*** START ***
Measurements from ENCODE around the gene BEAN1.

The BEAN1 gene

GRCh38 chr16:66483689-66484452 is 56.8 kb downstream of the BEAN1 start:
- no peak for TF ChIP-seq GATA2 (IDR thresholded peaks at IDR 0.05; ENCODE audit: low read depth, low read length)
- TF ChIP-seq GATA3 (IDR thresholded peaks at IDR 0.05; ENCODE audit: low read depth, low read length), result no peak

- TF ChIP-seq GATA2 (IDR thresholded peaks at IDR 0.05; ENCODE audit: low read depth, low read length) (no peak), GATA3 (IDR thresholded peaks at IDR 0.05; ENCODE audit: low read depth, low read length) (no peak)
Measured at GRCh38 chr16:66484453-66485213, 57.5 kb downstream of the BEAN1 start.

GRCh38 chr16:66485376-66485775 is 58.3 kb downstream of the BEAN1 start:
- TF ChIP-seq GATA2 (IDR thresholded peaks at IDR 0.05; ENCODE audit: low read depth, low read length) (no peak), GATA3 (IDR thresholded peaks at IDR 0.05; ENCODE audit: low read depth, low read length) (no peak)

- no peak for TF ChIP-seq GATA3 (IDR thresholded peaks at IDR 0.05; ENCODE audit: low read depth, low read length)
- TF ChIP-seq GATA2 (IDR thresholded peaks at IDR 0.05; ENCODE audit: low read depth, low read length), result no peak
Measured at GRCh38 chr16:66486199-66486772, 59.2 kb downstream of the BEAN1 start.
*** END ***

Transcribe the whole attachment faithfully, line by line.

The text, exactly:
Measurements from ENCODE around the gene BEAN1.

The BEAN1 gene

GRCh38 chr16:66483689-66484452 is 56.8 kb downstream of the BEAN1 start:
- no peak for TF ChIP-seq GATA2 (IDR thresholded peaks at IDR 0.05; ENCODE audit: low read depth, low read length)
- TF ChIP-seq GATA3 (IDR thresholded peaks at IDR 0.05; ENCODE audit: low read depth, low read length), result no peak

- TF ChIP-seq GATA2 (IDR thresholded peaks at IDR 0.05; ENCODE audit: low read depth, low read length) (no peak), GATA3 (IDR thresholded peaks at IDR 0.05; ENCODE audit: low read depth, low read length) (no peak)
Measured at GRCh38 chr16:66484453-66485213, 57.5 kb downstream of the BEAN1 start.

GRCh38 chr16:66485376-66485775 is 58.3 kb downstream of the BEAN1 start:
- TF ChIP-seq GATA2 (IDR thresholded peaks at IDR 0.05; ENCODE audit: low read depth, low read length) (no peak), GATA3 (IDR thresholded peaks at IDR 0.05; ENCODE audit: low read depth, low read length) (no peak)

- no peak for TF ChIP-seq GATA3 (IDR thresholded peaks at IDR 0.05; ENCODE audit: low read depth, low read length)
- TF ChIP-seq GATA2 (IDR thresholded peaks at IDR 0.05; ENCODE audit: low read depth, low read length), result no peak
Measured at GRCh38 chr16:66486199-66486772, 59.2 kb downstream of the BEAN1 start.